Marriage Quote By Mokokoma Mokhonoana: “Being a bad…”
I hope this quote by Mokokoma Mokhonoana helps you somehow… Every marriage is full of challenges… If you need some help to overcome them, here it is!…Marriage Quote By Mokokoma Mokhonoana: “Being a bad…”
I don’t know what the deal is, but I reblogged this post from another author because it made me chuckle… it didn’t show up like it normally should, assuming due to a glitch in WordPress. Credit to the original author…
Does Rim to Tire Width Matter In Terms of Tire Wear?
We can all remember the good old days of the 23 mm tire on the 19.5 mm wide rim… they weren’t all that long ago (most still run this or a 19.5/25 mm combo). A few years ago, they started making rims wider because tire widths were on the increase as evidence made it clear that a plusher ride was more important to speed than a skinny, rock-hard tire. I’ve been running 25 mm tires on 23 mm wide rims on my Trek 5200 for the better part of two seasons. At the same time, I’ve been running 26 mm tires on 25 mm wide rims on my Specialized Venge. The 25s develop a flat track on the center of the tire while the 26s (on the 25 mm rims) aren’t nearly as pronounced.
Now, what I’m about to get into could very well be simply be a difference in tires (Michelin Pro IV 25s vs. Spec. Turbo Pro 26s), but the 26s aren’t developing a flat track in the center of the tire like the 25s are. That got me to thinking, I wonder what would happen if I put 24s on the 23 mm rims? The thinking, of course, is that with less of a “lightbulb effect” from the tire to the rim, the wear of the tire might improve.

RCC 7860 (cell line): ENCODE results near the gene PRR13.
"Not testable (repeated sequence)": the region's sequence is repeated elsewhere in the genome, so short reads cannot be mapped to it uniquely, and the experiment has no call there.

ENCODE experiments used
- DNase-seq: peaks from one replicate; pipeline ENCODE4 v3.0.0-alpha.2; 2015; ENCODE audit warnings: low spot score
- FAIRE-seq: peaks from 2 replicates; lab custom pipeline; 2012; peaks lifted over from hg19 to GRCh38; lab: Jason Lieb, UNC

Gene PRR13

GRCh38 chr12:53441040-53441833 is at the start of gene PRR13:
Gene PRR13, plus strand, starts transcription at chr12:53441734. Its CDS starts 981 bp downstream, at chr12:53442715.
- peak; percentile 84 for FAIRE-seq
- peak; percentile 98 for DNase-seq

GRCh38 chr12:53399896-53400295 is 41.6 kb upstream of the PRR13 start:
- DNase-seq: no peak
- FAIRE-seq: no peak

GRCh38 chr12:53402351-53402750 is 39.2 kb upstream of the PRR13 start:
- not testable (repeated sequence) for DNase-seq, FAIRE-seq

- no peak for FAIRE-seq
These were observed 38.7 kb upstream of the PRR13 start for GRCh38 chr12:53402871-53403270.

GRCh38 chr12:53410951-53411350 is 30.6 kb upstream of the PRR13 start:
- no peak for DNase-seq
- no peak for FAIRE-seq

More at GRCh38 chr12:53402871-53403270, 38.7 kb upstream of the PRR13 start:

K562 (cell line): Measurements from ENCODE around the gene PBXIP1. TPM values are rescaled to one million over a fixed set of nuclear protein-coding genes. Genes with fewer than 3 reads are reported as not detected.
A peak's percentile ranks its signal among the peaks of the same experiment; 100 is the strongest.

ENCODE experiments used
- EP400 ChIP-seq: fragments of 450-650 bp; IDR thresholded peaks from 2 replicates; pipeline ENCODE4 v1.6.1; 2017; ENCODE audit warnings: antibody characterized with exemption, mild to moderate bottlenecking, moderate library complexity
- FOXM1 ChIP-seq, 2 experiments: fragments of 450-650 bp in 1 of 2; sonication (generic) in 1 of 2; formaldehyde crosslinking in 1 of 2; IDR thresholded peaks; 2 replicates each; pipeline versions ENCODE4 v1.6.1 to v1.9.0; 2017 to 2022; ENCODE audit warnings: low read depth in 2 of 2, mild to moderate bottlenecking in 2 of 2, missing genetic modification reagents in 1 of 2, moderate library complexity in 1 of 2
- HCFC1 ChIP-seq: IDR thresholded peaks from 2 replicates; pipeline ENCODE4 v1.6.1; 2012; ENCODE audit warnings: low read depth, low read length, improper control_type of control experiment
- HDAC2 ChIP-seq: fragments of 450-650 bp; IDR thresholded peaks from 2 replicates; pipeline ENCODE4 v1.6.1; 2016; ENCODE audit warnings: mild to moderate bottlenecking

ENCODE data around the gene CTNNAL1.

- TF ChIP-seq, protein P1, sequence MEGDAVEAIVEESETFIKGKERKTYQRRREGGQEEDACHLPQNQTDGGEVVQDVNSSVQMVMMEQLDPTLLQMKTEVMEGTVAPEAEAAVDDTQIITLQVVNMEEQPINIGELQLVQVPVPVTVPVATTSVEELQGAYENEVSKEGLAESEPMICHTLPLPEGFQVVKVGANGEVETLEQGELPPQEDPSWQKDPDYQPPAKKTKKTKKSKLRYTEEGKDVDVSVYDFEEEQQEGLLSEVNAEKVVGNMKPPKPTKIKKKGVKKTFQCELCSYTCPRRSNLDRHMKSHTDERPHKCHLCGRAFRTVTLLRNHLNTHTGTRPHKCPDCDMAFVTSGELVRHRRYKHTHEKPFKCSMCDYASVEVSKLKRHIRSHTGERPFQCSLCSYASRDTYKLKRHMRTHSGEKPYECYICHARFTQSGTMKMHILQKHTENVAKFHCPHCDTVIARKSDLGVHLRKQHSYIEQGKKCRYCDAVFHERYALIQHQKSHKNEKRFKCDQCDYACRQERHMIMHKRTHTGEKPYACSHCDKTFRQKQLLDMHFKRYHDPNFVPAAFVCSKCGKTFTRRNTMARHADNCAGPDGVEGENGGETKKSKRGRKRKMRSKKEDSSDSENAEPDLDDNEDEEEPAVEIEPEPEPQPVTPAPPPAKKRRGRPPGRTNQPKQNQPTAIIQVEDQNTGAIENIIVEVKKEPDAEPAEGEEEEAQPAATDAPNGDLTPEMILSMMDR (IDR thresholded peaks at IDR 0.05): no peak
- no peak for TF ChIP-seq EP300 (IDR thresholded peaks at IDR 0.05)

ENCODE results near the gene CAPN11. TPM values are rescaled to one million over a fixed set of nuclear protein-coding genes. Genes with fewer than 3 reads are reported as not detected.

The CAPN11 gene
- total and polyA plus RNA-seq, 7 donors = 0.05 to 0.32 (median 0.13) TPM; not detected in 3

I’m about to find out.
The Trek with Michelin 25s on the left, Specialized Turbo Pro 24s in the middle and Specialized Turbo Pro 26s on the Venge at right. It’s quite plain to see how much more clearance just that one millimeter gives between the 24s and 25s on the Trek. I haven’t quite decided which is a better ride, but I’m liking the 24 Turbo Pros at 90 psi a little more than the Pro IV 25s. It’s not a huge improvement, of course, but the ride seems a little more supple.
Anyway, if the two photos above don’t illustrate enough how much better the profile is between the tire and rim, as the “lightbulb effect” goes, have a look at this one:
Now, an important question would be, do the aerodynamic characteristics of the tires even matter on a Trek 5200? Not at all. A 5200 is only slightly more aerodynamic, as bicycles go, than a brick. But, if there’s an improvement in tire wear (and a small advantage in feel), plus a little aero gain that wasn’t there with 25s? Well that will absolutely make this little experiment worth the exercise.
I’ll have more on this at a later date. So far I like it. A lot.